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Lecture

Seeing Inequality


Department
Political Science
Course Code
POL101Y1
Professor
Jeffrey Kopstein

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ePOL101 Lecture #17 - Seeing Inequality
Bearing witness
Counting Inequality
$1 / day versus $2 / day - 45% in China still living on less than 2% / day
4 Cases / Vignettes
1. Global Inequality
Keynesian Compromise and Embedded Liberalism
Bretton Woods - IMF & World Bank, fixed currency & US Dollar
GATT - General Agreement on Tariffs & Trade
European Reconstruction - EU, Marshall Plan
1950!s - 1970!s --> Golden Age of development
But it is diverging development & by the 1970!s certain regions were
regressing in negative development
Decline of Keynesian Compromise
Debt Crises - 1973 OPEC price changes, Breakdown of Bretton Woods.
Massive uncontrollable loans.
The development gaps are divergent, they are widening. The poor countries will
never close the gap. It is impossible given current or even optimistic growth rates.
2. The !work & welfare" state / Domestic re-distribution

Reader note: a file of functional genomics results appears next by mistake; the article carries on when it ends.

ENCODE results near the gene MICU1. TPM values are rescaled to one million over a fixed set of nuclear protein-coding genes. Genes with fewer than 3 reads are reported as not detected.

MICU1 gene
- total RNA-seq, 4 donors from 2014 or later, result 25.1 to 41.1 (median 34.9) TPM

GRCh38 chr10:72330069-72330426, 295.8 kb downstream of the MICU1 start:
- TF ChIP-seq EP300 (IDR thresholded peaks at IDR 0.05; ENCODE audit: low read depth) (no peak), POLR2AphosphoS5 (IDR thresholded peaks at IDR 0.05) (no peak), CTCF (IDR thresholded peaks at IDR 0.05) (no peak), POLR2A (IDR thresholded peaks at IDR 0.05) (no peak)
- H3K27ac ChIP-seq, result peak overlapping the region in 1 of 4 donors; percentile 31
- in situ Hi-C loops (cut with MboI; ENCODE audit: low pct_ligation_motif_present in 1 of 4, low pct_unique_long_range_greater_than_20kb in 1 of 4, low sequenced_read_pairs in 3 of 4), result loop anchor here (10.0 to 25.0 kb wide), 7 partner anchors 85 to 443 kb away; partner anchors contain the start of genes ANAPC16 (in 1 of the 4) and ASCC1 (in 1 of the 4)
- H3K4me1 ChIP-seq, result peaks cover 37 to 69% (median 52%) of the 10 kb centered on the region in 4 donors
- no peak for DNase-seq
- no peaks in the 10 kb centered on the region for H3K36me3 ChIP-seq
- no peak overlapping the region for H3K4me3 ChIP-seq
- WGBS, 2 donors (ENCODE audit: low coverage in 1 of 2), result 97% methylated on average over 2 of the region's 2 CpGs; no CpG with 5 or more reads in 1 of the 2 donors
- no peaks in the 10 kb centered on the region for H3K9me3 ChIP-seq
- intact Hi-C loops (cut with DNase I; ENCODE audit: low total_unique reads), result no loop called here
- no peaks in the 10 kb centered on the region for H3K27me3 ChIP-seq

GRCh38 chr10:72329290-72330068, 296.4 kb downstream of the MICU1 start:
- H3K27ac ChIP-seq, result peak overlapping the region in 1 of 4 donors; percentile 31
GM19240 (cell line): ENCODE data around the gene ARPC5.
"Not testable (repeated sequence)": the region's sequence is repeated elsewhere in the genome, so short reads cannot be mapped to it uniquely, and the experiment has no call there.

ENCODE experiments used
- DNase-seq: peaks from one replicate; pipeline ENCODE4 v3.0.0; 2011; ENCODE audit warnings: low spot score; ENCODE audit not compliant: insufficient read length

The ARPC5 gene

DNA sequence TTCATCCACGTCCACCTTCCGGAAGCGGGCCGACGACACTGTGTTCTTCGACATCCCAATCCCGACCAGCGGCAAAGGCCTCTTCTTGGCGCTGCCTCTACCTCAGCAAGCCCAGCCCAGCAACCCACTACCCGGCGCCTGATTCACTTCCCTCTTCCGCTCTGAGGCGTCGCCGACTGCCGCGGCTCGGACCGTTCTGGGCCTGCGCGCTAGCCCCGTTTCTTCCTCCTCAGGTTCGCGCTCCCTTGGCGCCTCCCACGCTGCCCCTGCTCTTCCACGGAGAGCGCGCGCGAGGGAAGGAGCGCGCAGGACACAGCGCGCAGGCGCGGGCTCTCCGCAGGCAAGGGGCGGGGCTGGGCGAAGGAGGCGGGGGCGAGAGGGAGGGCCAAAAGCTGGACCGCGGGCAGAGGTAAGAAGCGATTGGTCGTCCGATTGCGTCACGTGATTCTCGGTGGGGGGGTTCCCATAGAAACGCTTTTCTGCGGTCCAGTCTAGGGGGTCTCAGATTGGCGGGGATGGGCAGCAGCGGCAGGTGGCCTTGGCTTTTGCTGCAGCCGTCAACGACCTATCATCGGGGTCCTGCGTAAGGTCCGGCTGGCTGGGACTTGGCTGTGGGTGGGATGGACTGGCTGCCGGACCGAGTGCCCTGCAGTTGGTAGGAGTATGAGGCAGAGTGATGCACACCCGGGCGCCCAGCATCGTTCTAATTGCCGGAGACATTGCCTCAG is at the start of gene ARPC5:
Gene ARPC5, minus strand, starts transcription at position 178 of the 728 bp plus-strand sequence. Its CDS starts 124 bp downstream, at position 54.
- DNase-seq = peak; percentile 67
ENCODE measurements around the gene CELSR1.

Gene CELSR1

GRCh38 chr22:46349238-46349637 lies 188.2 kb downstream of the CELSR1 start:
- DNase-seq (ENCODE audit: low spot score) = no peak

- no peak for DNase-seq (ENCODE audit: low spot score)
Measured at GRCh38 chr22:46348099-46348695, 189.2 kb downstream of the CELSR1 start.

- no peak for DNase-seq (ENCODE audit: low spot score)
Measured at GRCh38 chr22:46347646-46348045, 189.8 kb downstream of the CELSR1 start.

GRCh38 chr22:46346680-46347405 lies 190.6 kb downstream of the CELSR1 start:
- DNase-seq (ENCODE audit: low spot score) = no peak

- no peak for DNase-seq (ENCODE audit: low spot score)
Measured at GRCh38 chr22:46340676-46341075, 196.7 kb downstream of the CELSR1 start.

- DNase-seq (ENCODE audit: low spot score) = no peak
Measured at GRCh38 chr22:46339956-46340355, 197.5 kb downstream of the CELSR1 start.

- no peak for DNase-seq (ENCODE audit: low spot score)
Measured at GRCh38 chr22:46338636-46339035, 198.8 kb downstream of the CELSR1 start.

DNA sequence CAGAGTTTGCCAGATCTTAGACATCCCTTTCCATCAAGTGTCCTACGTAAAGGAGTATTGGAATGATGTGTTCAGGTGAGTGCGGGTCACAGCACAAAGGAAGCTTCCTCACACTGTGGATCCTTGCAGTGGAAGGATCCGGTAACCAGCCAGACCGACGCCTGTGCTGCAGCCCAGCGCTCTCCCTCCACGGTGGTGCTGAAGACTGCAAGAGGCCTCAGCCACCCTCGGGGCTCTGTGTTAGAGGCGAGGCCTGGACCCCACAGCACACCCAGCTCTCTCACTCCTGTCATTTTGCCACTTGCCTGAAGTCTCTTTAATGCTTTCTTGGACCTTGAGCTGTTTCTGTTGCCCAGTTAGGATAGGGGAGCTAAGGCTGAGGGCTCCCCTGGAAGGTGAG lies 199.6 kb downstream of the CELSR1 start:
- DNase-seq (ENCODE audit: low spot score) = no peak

Kuznets! income inequality curve. As income per capita grows, the middle
region sees the most inequality. (X = GDP, Y = Inequality)
Political economy of the welfare state
Industrial Capitalism
Unionization of labour - work and welfare
Social democratic political parties
Social citizenship and re-distribution
Reducing Inequality in Advanced Industrial Democracies
GINI Coefficient - 0 is complete equality, 1 is complete inequality.
Canada - 0.32
Sweden - 0.23
Haiti - 0.59
Nepal - 0.47
Brazil - 0.6
Inequality in China - 7x difference (between top 10% to bottom 10%) in 1998 to 23x in
2009. China!s equality is slipping drastically.
China!s economy is growing at 10% a year, but 600 million Chinese still live
under $2 a day.
The Urban is growing at an amazing rate, the rural parts of China are slipping
Challenges to the Welfare State
Corruption
Weak fiscal capacity
GINI Coefficient is
much lower in LDC!s
than in the welfare
states
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